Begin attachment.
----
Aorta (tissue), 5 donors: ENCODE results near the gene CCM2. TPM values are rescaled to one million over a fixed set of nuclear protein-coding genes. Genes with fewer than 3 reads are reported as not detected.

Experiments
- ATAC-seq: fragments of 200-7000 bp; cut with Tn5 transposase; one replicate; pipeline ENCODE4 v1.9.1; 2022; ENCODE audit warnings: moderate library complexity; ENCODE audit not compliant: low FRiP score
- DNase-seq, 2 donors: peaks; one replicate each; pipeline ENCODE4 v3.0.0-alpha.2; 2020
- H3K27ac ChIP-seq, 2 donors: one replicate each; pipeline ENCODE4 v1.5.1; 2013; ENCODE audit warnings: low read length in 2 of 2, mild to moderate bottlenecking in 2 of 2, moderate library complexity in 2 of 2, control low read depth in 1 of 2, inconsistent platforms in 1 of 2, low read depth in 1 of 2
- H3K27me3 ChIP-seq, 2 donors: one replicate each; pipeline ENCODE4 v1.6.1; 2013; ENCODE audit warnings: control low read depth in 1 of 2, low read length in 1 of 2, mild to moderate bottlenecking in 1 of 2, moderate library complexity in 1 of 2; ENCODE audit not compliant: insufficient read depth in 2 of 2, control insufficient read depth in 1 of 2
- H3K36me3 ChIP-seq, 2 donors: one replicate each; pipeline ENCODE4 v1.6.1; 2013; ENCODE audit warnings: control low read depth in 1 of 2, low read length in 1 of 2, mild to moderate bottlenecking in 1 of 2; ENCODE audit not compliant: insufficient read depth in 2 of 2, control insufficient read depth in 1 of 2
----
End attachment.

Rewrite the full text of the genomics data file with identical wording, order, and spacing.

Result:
Aorta (tissue), 5 donors: ENCODE results near the gene CCM2. TPM values are rescaled to one million over a fixed set of nuclear protein-coding genes. Genes with fewer than 3 reads are reported as not detected.

Experiments
- ATAC-seq: fragments of 200-7000 bp; cut with Tn5 transposase; one replicate; pipeline ENCODE4 v1.9.1; 2022; ENCODE audit warnings: moderate library complexity; ENCODE audit not compliant: low FRiP score
- DNase-seq, 2 donors: peaks; one replicate each; pipeline ENCODE4 v3.0.0-alpha.2; 2020
- H3K27ac ChIP-seq, 2 donors: one replicate each; pipeline ENCODE4 v1.5.1; 2013; ENCODE audit warnings: low read length in 2 of 2, mild to moderate bottlenecking in 2 of 2, moderate library complexity in 2 of 2, control low read depth in 1 of 2, inconsistent platforms in 1 of 2, low read depth in 1 of 2
- H3K27me3 ChIP-seq, 2 donors: one replicate each; pipeline ENCODE4 v1.6.1; 2013; ENCODE audit warnings: control low read depth in 1 of 2, low read length in 1 of 2, mild to moderate bottlenecking in 1 of 2, moderate library complexity in 1 of 2; ENCODE audit not compliant: insufficient read depth in 2 of 2, control insufficient read depth in 1 of 2
- H3K36me3 ChIP-seq, 2 donors: one replicate each; pipeline ENCODE4 v1.6.1; 2013; ENCODE audit warnings: control low read depth in 1 of 2, low read length in 1 of 2, mild to moderate bottlenecking in 1 of 2; ENCODE audit not compliant: insufficient read depth in 2 of 2, control insufficient read depth in 1 of 2